One peculiar outcome of the new clampdown on whistleblowers is the spectacle of Americans cheering on the destruction of their own rights, as in the case of avowed tough guys commenting in blogs that people like Bradley Manning “did the crime and now does the time,” deserve no sympathy and merit the clear torture he is now undergoing. The tough consistently miss the point that while Manning has been accused of leaking classified military and State Department files to WikiLeaks, he has been convicted of nothing. The treatment he is undergoing has become the new norm in the case of high-profile cases purportedly involving national security.
The peerless Glenn Greenwald in this case gets it wrong when he says Manning’s treatment is “possibly” torture. Isolation is torture and has been proven to be so. Hardened prisoners have said they would take almost any other punishment for misbehavior over isolation and its effects on the mind and the spirit. According to Greenwald, Manning has been kept in his cell without any human contact whatsoever for 23 out of 24 hours every day for six months, is prohibited from exercising in his cell, takes his meals alone and is being administered what he is told are anti-depressants by the prison doctor to keep his mind from snapping from the effects of the constant, steady quiet, the artificial light which makes it impossible to distinguish night from day and the aloneness with one’s own thoughts. Hard as it may be to understand without experiencing it, interaction with other humans, even other accused, is a vital part of the touchstones with reality which frame our psyche. In testimony introduced at the trial of another prisoner accused of material assistance to terrorists, Fahad Hashmi,who was held in isolation for two years, doctors concluded that:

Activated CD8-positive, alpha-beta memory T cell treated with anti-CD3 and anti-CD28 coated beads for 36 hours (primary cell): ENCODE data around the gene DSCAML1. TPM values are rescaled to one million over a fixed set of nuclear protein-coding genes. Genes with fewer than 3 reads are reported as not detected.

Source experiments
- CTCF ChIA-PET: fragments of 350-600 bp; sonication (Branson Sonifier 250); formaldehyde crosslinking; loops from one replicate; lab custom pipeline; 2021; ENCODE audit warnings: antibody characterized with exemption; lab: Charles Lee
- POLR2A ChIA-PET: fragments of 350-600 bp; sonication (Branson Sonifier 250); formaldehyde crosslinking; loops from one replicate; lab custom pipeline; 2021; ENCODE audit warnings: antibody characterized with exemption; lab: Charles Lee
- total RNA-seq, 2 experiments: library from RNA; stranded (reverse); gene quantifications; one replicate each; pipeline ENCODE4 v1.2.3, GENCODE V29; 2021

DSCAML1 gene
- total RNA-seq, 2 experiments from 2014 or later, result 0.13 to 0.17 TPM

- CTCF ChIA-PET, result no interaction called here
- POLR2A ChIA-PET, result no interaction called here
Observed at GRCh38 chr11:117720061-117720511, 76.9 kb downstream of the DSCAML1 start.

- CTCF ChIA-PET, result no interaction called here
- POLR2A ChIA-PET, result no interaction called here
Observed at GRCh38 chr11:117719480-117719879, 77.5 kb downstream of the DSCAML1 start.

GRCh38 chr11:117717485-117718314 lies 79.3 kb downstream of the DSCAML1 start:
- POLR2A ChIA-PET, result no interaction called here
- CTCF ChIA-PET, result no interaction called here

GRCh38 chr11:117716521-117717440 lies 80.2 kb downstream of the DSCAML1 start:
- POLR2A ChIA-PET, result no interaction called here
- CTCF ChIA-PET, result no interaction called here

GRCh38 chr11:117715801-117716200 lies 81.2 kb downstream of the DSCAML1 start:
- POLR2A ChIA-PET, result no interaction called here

“after 60 days’ solitary detention people’s mental state begins to break down and gradually develops into psychosis as the mind disintegrates.”